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The Age of Innocence | Study Guide

Edith Wharton

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The Age of Innocence | Book 2, Chapter 22 | Summary



Professor Emerson Sillerton and his wife, Amy, are holding a party for the Blenkers, the unconventional family Ellen is staying with. Polite society regards Sillerton with suspicion because he is wealthy but does "revolutionary things" like practice archaeology. Society feels his wife, who is of aristocratic lineage, shouldn't have to endure such things. The Wellands receive the invitation disdainfully, but Mrs. Welland says she'll go to the party out of social obligation.

Mrs. Welland, who lives by the principle that every moment of one's life must be scheduled in advance, is distressed by Newland Archer's failure to plan out his time. May is anxious about how Newland will spend the afternoon of the Sillertons' party until he tells her he plans to go see about buying a horse.

Buying a horse is a cover for Newland to go to the Blenkers' house, where he knows Ellen Olenska is staying. He doesn't want to see her but feels compelled to "follow the movements of her imagined figure," imagining this might make "the rest of the world ... seem less empty." He approaches the shabby house and notices a decoration, a "wooden Cupid who had lost his bow and arrow but continued to take ineffectual aim." Spying a pink parasol that he thinks belongs to Ellen, Newland is kissing the handle when he is startled by one of the Blenker girls. The parasol is hers, and Ellen has been called by telegram to Boston. Newland says he'll be in Boston the next day, and the girl tells him Ellen is staying at the Parker House.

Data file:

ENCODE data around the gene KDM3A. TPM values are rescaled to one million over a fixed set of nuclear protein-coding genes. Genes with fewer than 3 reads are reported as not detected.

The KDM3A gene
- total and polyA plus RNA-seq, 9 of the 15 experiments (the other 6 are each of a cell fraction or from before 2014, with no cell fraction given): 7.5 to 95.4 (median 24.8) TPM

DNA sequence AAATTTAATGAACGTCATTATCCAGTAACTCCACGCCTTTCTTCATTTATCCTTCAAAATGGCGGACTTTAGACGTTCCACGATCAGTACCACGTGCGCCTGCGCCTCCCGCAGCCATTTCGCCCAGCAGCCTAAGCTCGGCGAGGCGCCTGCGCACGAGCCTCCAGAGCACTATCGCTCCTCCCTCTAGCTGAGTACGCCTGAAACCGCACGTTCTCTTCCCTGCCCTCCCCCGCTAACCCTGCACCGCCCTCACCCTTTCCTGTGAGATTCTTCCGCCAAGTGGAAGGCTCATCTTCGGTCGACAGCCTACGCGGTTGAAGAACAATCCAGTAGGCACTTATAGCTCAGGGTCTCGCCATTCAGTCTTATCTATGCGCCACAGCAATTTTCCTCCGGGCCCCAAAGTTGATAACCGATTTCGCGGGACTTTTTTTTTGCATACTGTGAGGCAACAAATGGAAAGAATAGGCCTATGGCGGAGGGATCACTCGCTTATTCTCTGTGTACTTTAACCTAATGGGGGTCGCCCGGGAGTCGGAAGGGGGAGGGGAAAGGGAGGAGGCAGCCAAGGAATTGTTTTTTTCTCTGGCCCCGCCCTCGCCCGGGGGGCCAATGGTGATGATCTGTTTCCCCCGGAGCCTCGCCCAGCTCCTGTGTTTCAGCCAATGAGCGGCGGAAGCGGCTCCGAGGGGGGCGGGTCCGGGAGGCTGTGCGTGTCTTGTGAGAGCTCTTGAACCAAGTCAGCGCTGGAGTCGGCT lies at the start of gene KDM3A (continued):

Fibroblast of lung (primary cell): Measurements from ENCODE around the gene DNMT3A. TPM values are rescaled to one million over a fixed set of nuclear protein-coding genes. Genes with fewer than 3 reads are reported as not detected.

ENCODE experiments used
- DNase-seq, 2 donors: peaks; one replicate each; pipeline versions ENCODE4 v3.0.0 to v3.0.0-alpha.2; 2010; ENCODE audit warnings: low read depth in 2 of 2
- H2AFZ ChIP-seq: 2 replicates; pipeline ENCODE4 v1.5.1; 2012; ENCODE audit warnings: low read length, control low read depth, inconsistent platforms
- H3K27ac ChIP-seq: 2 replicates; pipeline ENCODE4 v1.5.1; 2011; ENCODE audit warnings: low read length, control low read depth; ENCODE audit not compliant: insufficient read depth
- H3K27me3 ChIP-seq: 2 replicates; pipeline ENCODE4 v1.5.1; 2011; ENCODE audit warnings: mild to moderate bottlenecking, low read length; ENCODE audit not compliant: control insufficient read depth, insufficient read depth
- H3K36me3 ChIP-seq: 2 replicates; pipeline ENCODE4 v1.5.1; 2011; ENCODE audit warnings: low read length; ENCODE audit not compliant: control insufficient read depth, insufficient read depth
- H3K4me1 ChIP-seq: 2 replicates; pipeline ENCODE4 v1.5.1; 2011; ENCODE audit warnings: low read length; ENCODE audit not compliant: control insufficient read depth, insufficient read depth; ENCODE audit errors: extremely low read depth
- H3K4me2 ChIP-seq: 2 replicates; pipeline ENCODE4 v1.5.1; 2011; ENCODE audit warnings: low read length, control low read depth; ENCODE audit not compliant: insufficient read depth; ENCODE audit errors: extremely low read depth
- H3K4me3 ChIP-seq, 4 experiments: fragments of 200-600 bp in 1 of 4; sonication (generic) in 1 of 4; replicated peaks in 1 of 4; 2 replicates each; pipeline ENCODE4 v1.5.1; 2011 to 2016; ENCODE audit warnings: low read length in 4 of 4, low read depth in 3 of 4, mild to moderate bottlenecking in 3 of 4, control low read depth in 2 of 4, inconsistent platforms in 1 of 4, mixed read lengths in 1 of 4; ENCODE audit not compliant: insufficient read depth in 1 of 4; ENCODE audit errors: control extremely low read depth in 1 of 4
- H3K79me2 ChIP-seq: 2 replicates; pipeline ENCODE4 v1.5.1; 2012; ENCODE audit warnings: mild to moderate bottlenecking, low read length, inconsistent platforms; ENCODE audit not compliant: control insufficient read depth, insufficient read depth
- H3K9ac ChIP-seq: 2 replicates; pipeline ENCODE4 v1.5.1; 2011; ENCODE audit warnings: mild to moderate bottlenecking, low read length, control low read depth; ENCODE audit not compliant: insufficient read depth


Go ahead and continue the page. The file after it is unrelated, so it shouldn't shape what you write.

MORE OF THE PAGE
Newland's reawakened obsession with Ellen robs him of the ability to keep up a pretense of a normal, busy life. His idleness is as shocking and unacceptable to Mrs. Welland as is the fact that Professor Sillerton is an archaeologist. Neither are respectable pastimes for a gentleman to take. Newland is expected neither to work for a living nor to remain idle, an untenable paradox, just as Victorian women are expected to be innocent and pure before their marriage and worldly wise and pleasing to their husbands after.

It is only the opportunity to be in a place where Ellen has been that rouses Newland from his lethargy. He is lovesick—not just for Ellen, but for the way of life she represents. He has no way of achieving his desires, but, like the wooden Cupid without bow or arrow, he continues to "take ineffectual aim" by devoting his time and energy to fantasies. In the moment, the Cupid represents what Newland will be, for his whole life, if he fails to take action. While the Blenker girl is speaking to him, Newland has a vision of himself as "a man to whom nothing was ever to happen." Impulsively, he decides to travel to Boston to see Ellen the following day. Although he went to the Blenker house hoping only to sense traces of her presence, the necessity of meeting her suddenly consumes him.

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